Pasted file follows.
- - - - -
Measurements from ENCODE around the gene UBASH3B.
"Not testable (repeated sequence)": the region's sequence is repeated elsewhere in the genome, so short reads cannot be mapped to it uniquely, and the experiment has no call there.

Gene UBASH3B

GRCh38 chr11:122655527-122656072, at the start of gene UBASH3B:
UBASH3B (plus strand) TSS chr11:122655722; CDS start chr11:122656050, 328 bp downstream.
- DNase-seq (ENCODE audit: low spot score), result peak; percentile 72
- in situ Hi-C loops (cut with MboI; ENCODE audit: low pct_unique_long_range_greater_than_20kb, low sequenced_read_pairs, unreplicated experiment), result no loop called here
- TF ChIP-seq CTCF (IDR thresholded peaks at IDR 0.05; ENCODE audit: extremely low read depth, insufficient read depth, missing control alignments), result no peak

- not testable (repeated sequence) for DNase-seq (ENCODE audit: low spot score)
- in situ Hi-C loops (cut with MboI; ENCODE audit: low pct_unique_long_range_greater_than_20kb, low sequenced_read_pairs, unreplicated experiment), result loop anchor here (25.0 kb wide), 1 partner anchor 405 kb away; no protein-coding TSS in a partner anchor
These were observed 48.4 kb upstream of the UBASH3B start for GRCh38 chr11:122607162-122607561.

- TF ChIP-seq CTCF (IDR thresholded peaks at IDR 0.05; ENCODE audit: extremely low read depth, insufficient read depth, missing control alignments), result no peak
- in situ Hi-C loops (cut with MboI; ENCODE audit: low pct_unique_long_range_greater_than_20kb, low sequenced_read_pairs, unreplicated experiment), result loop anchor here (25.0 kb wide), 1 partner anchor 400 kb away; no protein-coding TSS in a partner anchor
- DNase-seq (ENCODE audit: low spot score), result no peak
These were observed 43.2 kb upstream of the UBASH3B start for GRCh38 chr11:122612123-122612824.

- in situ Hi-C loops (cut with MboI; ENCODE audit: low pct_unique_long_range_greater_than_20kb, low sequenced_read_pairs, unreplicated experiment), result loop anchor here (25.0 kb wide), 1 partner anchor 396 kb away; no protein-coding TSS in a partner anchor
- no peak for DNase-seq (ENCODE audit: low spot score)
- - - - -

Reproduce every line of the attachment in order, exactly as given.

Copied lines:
Measurements from ENCODE around the gene UBASH3B.
"Not testable (repeated sequence)": the region's sequence is repeated elsewhere in the genome, so short reads cannot be mapped to it uniquely, and the experiment has no call there.

Gene UBASH3B

GRCh38 chr11:122655527-122656072, at the start of gene UBASH3B:
UBASH3B (plus strand) TSS chr11:122655722; CDS start chr11:122656050, 328 bp downstream.
- DNase-seq (ENCODE audit: low spot score), result peak; percentile 72
- in situ Hi-C loops (cut with MboI; ENCODE audit: low pct_unique_long_range_greater_than_20kb, low sequenced_read_pairs, unreplicated experiment), result no loop called here
- TF ChIP-seq CTCF (IDR thresholded peaks at IDR 0.05; ENCODE audit: extremely low read depth, insufficient read depth, missing control alignments), result no peak

- not testable (repeated sequence) for DNase-seq (ENCODE audit: low spot score)
- in situ Hi-C loops (cut with MboI; ENCODE audit: low pct_unique_long_range_greater_than_20kb, low sequenced_read_pairs, unreplicated experiment), result loop anchor here (25.0 kb wide), 1 partner anchor 405 kb away; no protein-coding TSS in a partner anchor
These were observed 48.4 kb upstream of the UBASH3B start for GRCh38 chr11:122607162-122607561.

- TF ChIP-seq CTCF (IDR thresholded peaks at IDR 0.05; ENCODE audit: extremely low read depth, insufficient read depth, missing control alignments), result no peak
- in situ Hi-C loops (cut with MboI; ENCODE audit: low pct_unique_long_range_greater_than_20kb, low sequenced_read_pairs, unreplicated experiment), result loop anchor here (25.0 kb wide), 1 partner anchor 400 kb away; no protein-coding TSS in a partner anchor
- DNase-seq (ENCODE audit: low spot score), result no peak
These were observed 43.2 kb upstream of the UBASH3B start for GRCh38 chr11:122612123-122612824.

- in situ Hi-C loops (cut with MboI; ENCODE audit: low pct_unique_long_range_greater_than_20kb, low sequenced_read_pairs, unreplicated experiment), result loop anchor here (25.0 kb wide), 1 partner anchor 396 kb away; no protein-coding TSS in a partner anchor
- no peak for DNase-seq (ENCODE audit: low spot score)